More arm-twisting after rice bid delay

A caretaker deputy finance minister will try to persuade the board of the Bank for Agriculture and Agricultural Cooperatives (BAAC) to advance payments to unpaid farmers under the rice-pledging scheme.

In his capacity as board chairman, Tanusak Lek-uthai has called an urgent meeting for next Monday to convince the board to use the BAAC's liquidity before the scheme runs out of money in a few days.

He admitted the government will not be able to continue paying the farmers if the BAAC does not help it.

The Commerce Ministry's rice sales have missed the target of 1 million tonnes worth 12 billion baht per month, he said, adding that in some months the ministry has fetched a mere 3 billion baht.Farmers have pledged 9.97 million tonnes of paddy worth almost 100 billion baht during the start of the 2013-14 main crop from Oct 1 to Jan 7.

The BAAC, which is responsible for handling payments to farmers, has paid 50 billion baht to farmers who pledged 3.5 million tonnes of paddy.

The government's hope to use 55 billion baht of the BAAC's liquidity was dashed after the bank's board refused to comply, saying the cabinet's Jan 7 resolution was unclear.

Mr Tanusak said the resolution did not specify the amount it wanted the BAAC to advance, and the state bank is concerned the paddy to be pledged for the current main crop may reach 190 billion baht, exceeding the target of 160 billion.

If the BAAC's board allows the state-owned bank to use 55 billion baht for the scheme, the bank will still have 110 billion baht in liquidity, a level sufficient to maintain stability, he said.

The situation was made worse when the Commerce Ministry postponed its planned 150,000-tonne auction via the Agricultural Futures Exchange of Thailand by a week to next Wednesday from yesterday, citing inconveniences caused by the rallies.

Disgruntled farmers have threatened to sue the caretaker government for losses incurred from the late payments.

Prasit Boonchuey, president of the Thai Farmers Association, said members nationwide agreed to file a lawsuit against the government.

"The government's confession shows it breaches the contract. It has already accepted our paddy into the scheme and failed to pay us for three months so far," he said.

"We will take legal action to demand repayments plus interest as most farmers have to borrow to pay for daily expenses during the period."

Mr Prasit said the members are collecting information about the losses and consulting legal issues with the Lawyers Council of Thailand. Their estimated losses are 80 billion baht.

"The farmers must take action right now, as the government has broken its promise [to pay farmers in the current main crop] several times," he said.

"It earlier said it could not pay due to protesters occupying the Finance Ministry, but this is no longer the case. This shows the government lacks sincerity and tells lies."

Thai Agriculturist Association president Wichien Phuanglamjiak said large numbers of farmers in Phichit, Nakhon Sawan, Sukhothai, Ayutthaya and Kamphaeng Phet and almost all provinces in the North are complaining about the late payments by the government.

They are consulting lawyers about filing a class-action lawsuit against the government, with many threatening to join the protests led by the People's Democratic Reform Committee, he said.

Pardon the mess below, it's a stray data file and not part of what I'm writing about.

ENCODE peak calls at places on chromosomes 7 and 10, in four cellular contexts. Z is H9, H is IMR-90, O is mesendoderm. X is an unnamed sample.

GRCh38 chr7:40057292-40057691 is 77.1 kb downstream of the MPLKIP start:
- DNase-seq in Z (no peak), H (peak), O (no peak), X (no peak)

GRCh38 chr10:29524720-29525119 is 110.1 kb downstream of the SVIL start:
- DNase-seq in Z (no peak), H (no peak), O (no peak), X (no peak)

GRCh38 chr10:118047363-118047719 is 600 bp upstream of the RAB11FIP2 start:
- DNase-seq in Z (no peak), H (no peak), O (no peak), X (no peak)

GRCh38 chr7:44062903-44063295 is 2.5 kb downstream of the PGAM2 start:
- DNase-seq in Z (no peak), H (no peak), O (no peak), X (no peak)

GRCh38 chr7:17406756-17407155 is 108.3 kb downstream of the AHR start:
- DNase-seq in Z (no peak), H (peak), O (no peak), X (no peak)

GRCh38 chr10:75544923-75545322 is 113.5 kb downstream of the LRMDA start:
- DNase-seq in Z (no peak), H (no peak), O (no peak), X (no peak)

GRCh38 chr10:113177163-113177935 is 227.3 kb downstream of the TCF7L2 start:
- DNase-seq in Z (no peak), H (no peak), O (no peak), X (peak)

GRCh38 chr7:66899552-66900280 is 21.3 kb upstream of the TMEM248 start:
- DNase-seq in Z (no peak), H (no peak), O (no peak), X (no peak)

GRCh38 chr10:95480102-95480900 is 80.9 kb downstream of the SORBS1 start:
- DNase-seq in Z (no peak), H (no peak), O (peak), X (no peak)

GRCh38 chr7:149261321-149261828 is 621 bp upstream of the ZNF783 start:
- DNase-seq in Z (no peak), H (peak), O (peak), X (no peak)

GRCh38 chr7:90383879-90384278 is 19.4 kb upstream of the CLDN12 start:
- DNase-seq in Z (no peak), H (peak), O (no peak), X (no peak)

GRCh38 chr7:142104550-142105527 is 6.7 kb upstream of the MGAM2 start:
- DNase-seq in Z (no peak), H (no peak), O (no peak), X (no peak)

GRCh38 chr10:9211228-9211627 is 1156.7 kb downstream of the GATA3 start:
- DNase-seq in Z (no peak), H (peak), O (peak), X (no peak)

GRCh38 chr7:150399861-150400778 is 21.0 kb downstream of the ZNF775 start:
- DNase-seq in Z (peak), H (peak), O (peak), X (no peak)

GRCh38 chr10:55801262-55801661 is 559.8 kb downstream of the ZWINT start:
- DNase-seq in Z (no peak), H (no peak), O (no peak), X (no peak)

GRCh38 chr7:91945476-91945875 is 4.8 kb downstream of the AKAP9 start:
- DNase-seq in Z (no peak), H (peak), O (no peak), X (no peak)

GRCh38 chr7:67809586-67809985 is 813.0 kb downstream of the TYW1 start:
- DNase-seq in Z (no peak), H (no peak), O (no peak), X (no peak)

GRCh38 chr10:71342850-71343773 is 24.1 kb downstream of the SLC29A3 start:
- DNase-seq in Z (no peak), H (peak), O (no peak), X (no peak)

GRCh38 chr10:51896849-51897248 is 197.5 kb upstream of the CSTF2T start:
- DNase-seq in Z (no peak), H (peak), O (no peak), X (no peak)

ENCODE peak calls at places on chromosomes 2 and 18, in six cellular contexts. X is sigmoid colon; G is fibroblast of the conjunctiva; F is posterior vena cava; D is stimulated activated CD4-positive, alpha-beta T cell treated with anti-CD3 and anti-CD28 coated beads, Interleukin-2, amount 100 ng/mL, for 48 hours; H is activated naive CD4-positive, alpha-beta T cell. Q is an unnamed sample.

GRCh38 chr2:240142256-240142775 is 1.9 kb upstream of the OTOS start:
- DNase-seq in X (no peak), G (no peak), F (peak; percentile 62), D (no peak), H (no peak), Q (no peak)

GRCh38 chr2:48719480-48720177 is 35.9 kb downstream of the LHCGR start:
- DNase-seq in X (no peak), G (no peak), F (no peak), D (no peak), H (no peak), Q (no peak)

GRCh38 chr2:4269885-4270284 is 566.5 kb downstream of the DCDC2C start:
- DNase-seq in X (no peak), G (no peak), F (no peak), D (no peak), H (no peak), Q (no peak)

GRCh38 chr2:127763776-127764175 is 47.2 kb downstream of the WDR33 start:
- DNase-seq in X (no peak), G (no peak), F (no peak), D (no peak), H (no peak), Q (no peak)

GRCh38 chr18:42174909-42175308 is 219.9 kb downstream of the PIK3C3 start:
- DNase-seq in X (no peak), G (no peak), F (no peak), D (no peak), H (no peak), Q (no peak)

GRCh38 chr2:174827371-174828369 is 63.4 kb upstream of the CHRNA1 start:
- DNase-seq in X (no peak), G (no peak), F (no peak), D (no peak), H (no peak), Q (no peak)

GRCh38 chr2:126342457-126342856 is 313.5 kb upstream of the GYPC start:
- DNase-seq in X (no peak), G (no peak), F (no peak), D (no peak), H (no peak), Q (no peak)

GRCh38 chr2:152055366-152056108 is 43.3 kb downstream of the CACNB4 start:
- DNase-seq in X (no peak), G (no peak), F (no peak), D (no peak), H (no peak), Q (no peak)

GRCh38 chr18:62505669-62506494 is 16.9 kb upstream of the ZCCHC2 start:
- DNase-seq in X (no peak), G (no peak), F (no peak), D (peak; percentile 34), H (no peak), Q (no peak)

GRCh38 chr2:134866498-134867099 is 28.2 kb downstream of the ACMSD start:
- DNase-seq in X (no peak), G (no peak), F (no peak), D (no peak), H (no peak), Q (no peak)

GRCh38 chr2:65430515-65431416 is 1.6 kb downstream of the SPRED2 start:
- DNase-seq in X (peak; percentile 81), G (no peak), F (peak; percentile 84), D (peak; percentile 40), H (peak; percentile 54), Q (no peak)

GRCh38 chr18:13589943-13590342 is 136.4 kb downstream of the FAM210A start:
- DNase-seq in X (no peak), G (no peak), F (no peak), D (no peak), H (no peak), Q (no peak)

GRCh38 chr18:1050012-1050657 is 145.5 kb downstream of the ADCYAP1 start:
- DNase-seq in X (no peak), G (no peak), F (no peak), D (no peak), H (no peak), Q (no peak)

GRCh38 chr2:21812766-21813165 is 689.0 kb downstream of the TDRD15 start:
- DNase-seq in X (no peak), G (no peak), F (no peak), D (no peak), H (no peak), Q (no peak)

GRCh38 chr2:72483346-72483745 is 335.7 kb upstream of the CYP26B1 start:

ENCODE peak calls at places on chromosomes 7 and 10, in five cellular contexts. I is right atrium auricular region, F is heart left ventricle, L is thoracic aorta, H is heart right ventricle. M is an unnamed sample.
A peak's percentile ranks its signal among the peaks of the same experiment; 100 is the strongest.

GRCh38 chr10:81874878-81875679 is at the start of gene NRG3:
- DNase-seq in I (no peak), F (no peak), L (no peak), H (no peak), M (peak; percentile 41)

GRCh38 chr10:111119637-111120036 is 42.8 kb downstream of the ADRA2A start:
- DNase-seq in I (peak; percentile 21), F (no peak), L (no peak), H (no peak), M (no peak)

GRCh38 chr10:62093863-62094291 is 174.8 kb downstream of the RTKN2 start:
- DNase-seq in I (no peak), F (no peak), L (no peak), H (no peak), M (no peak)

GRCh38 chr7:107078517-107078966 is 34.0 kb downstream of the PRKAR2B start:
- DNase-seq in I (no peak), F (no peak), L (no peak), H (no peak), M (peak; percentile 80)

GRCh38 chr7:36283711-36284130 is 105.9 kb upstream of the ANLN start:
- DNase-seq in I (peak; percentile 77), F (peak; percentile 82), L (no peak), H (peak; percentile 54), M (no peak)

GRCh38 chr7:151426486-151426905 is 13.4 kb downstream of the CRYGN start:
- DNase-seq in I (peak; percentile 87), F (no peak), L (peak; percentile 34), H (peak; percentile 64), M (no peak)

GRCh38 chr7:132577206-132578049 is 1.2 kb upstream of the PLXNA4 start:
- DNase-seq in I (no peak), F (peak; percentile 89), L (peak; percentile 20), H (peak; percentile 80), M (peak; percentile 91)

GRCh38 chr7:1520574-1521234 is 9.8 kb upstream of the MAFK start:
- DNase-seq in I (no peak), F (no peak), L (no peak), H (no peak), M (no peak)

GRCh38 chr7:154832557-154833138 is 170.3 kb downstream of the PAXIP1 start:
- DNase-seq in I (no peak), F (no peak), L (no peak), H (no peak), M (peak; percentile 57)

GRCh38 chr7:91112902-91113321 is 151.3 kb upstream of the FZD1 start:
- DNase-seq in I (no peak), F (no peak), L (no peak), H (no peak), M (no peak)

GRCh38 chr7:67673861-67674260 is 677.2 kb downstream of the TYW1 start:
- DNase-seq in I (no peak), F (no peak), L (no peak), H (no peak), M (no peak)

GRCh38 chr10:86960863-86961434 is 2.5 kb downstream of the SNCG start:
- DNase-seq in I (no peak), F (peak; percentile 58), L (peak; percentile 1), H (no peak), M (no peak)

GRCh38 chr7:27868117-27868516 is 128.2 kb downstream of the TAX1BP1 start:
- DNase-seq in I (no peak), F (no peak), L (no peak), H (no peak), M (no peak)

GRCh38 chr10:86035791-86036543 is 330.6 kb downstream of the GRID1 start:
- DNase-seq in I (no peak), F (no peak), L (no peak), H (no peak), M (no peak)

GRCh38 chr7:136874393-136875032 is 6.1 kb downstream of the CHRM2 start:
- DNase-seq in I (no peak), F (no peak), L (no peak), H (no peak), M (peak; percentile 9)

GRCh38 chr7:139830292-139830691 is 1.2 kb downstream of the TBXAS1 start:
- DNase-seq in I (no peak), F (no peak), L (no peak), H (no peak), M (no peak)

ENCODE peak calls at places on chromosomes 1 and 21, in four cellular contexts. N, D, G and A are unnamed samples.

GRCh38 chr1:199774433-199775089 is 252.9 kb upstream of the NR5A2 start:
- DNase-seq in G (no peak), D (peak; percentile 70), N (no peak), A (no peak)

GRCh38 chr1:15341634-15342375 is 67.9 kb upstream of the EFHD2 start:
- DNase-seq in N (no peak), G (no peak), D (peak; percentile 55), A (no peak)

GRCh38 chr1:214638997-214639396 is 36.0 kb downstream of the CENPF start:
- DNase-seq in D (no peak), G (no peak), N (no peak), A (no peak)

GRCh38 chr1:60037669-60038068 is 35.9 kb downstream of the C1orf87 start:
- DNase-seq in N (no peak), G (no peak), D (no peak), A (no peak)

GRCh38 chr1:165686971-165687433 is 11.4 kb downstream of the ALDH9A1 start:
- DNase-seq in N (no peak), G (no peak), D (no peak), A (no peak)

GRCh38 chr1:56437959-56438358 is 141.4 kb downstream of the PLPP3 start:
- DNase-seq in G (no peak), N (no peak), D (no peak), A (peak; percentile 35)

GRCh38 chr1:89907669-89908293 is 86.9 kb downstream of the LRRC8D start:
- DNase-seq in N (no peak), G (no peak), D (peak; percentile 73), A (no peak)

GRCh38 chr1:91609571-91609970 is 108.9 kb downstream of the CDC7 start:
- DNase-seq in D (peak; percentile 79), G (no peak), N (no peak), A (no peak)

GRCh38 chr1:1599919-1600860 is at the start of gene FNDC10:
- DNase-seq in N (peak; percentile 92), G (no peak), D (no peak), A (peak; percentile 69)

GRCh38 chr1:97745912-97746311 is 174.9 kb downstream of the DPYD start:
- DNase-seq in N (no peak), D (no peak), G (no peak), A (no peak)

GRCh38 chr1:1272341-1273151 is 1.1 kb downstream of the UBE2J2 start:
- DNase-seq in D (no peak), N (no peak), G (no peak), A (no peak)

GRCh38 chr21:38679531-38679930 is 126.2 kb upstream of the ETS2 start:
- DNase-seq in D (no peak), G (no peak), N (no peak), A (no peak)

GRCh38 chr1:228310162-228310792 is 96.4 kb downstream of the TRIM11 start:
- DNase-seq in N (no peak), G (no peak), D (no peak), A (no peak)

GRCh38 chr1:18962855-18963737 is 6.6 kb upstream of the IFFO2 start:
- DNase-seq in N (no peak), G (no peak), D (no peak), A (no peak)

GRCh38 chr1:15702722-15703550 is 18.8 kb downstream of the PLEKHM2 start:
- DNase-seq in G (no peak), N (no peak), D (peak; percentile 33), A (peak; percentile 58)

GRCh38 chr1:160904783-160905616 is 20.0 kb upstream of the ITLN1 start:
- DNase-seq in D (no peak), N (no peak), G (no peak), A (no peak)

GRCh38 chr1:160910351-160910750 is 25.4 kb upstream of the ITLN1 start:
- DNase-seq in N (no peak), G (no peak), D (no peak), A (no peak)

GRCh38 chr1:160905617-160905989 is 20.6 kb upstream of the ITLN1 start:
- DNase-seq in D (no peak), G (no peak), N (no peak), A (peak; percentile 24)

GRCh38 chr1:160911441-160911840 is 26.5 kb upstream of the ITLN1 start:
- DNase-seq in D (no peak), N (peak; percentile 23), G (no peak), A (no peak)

"Most of the farmers are suffering, as they have not been paid for three or four months," Mr Wichien added.

Share your thoughts

Discussion 1 : 16/01/2014 at 06:59 PM
Not a chance in he.. that 55 billion would magically appear from Dubai. I would guess that the mentioned solution would be to strong arm the BAAC into using depositors money to pay the farmers, and it looked like that plan backfired. It's funny how everyone else in the rice scheme got their money first, and the farmers are left unpaid. You don't see the Millers, or the owners of the storage & transportation companies crying to get their money. Just the farmers.
Discussion 2 : 16/01/2014 at 09:21 AM
I am an American living in China who plans to move to Thailand this year. Thailand is the World's largest Rice Exporter. The goverbnment rice pledge program is a major responsibility of The government, The government's hopes for securing additional funs should noy be pegged to a reuesttof the Agricultural Bank;s Board of Directors to advance funds of its depositors. Thailabd should authorize sale of general obligation bond notes which are sold to underewritres. The proceeds of sale should be used to fund payments to the farmers and pay costs of issuance of the The underwriters would be paid off later by issue of gneral obligation bonds
Discussion 3 : 16/01/2014 at 09:11 AM
Hopefully one day all Thai can vote based on candidates virtue instead of short term benefits to themselves
Discussion 4 : 16/01/2014 at 09:11 AM
They can't wait to have this same government to run the same scheme in the next few weeks, can they? Oh, man. What a life! Anyway, no one can blame them for that because they have never had this kind of money handed to them before this lovely government.
Discussion 5 : 16/01/2014 at 08:39 AM
Wonder who these farmers will be voting for in the up coming election...(if there is one)...
Discussion 6 : 16/01/2014 at 07:30 AM
Kittirat boasted he was going to fix this a few weeks ago, claiming he had a personal fix which led some to think he was dreaming about putting it on his credit card. Maybe that is why he went to Dubai to meet his boss Thaksin a couple of weeks ago.

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